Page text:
The United States’ Message to Russia: Prove Us Wrong

MUNICH — President Biden and his top aides acknowledge they are risking American credibility as they constantly renew the alarm that Russia is only “several days” away from triggering an unprovoked land war in Europe that could kill tens of thousands of Ukrainians in its opening hours, and plunge the world back into something resembling the Cold War.

But Mr. Biden’s aides say they are willing to take that risk.

They would rather be accused of hyperbole and fearmongering than be proven right, they say, if that’s what it takes to deter Russian President Vladimir V. Putin from pursuing an invasion that they worry will not stop at Ukraine’s borders.

“If Russia doesn’t invade Ukraine, then we will be relieved that Russia changed course and proved our predictions wrong,’’ Secretary of State Antony J. Blinken said at the United Nations Security Council on Thursday morning, in a speech that Mr. Biden had asked him to give only hours before. “That would be a far better outcome than the course we are currently on. And we will gladly accept any criticism that anyone directs at us.’’

“I am here today not to start a war, but to prevent one,’’ he declared, an oblique reference to Colin L. Powell’s famous but false case, also made to the United Nations, about why the United States and its allies had to disarm Saddam Hussein.

Mr. Biden and Mr. Blinken make no secret of their suspicion that their increasingly desperate-sounding, last-ditch efforts to deter calamity will likely fail. Their pessimism was reinforced Thursday by a series of escalations. Russian-backed forces in the Donbas region appeared responsible for shelling a school, and later claimed they had come under fire from Ukrainian forces, exactly the kind of incident Mr. Blinken warned might be used as a pretext to justify an invasion.

Mr. Biden will hold a phone call Friday afternoon with trans-Atlantic leaders about Russia’s buildup of military troops on the border of Ukraine and continued efforts to pursue deterrence and diplomacy.

Russia acknowledged on Thursday having expelled the No. 2 diplomat in the American embassy in Moscow, and sent Washington a contradictory-sounding note in which it mocked the claims that it was planning to invade. It said no such action was being planned, and then warned that it would use “measures of a “military-technical character” if the West did not meet its security demands with “legally binding guarantees.” (It is not entirely clear what “military-technical” means to Mr. Putin, but officials in Washington speculate it could encompass everything from cyberweapons to relocating nuclear weapons closer to Western Europe or the United States.)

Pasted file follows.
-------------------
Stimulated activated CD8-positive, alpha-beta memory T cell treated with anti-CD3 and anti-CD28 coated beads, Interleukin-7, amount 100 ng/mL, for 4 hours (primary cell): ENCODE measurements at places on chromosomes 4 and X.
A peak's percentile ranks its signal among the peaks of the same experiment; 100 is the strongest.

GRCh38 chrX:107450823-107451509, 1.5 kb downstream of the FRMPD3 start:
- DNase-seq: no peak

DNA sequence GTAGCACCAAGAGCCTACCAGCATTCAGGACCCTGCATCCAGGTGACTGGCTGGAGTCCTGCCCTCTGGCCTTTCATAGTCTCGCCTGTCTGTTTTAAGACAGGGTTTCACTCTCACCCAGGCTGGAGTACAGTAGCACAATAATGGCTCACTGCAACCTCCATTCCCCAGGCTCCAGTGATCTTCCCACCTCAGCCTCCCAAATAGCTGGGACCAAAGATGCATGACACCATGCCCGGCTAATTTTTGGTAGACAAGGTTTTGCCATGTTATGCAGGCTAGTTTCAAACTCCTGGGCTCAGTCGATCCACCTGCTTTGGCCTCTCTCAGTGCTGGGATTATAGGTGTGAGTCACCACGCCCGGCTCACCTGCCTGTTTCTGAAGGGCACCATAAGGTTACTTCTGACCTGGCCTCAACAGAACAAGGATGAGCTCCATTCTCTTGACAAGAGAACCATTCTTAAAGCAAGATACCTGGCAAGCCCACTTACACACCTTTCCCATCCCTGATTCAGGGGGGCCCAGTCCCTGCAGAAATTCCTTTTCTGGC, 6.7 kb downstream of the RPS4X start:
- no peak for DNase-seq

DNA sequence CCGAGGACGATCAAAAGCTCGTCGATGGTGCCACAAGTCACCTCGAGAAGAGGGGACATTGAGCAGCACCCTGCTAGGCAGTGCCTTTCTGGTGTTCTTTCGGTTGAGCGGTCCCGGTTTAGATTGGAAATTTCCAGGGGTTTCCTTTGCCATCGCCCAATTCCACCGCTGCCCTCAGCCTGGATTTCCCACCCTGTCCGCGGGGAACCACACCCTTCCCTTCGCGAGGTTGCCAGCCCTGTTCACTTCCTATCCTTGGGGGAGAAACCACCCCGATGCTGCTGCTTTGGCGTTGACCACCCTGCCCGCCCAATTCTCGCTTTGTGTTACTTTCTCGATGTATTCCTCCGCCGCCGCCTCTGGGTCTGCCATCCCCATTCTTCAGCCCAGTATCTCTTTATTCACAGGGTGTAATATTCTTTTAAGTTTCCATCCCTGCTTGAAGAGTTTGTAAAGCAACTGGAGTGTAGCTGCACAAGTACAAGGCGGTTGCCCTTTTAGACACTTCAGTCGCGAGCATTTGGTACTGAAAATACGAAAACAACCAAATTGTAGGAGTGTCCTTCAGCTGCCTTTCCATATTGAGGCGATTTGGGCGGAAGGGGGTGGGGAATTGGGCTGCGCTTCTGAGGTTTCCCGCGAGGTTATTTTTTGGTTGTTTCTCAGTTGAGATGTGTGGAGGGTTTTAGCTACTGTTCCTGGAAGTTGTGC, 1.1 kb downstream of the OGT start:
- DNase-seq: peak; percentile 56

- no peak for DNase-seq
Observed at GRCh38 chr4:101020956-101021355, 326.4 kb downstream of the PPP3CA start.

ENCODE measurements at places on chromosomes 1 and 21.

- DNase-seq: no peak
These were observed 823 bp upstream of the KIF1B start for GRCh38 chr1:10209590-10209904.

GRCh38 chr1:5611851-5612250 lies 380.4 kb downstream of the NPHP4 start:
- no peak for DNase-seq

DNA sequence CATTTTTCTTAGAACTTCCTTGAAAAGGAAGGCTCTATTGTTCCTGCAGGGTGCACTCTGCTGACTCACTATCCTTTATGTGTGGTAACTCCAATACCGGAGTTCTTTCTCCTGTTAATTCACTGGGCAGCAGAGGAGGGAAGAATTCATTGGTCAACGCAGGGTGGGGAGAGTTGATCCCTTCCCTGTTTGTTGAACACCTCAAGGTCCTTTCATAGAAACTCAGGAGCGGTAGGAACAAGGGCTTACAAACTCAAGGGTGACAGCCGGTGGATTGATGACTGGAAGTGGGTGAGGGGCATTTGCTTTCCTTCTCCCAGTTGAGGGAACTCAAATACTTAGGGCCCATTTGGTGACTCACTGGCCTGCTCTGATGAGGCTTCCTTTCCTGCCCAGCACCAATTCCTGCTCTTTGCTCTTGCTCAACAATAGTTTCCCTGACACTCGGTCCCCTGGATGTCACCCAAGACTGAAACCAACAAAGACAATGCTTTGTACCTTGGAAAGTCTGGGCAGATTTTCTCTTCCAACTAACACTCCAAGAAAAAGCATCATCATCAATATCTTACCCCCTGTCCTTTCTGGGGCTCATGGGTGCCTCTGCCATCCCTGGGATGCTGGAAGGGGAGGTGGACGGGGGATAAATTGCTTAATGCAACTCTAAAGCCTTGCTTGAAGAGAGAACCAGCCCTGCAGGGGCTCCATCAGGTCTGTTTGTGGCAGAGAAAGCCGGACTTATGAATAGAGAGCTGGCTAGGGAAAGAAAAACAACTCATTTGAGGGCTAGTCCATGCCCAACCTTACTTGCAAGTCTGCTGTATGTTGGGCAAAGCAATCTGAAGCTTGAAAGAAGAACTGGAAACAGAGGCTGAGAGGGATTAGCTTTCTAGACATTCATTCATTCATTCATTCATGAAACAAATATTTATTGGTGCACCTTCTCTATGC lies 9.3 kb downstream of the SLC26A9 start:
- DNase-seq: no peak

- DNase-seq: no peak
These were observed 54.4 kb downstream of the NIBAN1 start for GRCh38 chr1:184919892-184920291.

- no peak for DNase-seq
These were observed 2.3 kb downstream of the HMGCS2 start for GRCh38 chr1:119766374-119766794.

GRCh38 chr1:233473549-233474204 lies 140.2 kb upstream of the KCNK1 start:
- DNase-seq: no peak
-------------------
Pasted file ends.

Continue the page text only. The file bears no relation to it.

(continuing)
While Mr. Biden insisted that “every indication we have is they’re prepared to go into Ukraine,’’ a growing number of diplomats and leaders pouring into Munich for an annual security conference said they thought the best they could hope for was no invasion — but a long siege of Ukraine. Under that scenario, Mr. Putin might do everything short of sending his troops over the border — cyberattacks, assassinations, coup plots, cutting off trade — in hopes of toppling the government without triggering sanctions.

“My sense is that he will avoid an overt cross of the border with Russian troops and will aim for options short of that,’’ Douglas Lute, a former deputy national security adviser and former U.S. ambassador to NATO, said Thursday.

“He enjoys this position,’’ Mr. Lute said. “Everyone’s paying attention to him, like they haven’t in years. And he feels in control.”

That is all taking place on the surface. Behind the scenes, Mr. Biden’s aides are searching Mr. Putin’s comments for evidence that he is sensing that he may have overplayed his hand — that his massing of troops has managed to unify the normally fractious 30 nations that make up the North Atlantic Treaty Organization.

Mr. Putin has reinvigorated an alliance that spent years confused about its purpose once it lost the adversary it was formed to contain, the Soviet Union. Now, containment is back. And European allies have largely, if reluctantly, lined up behind a sanctions plan that would cut off technology to Russian industry and separate its top banks from the world financial markets.

While the Russian leader has worked hard to insulate his economy from the shock of sanctions — the government has a large war chest and little debt — Mr. Putin may well be looking for fissures to exploit without risking his economy.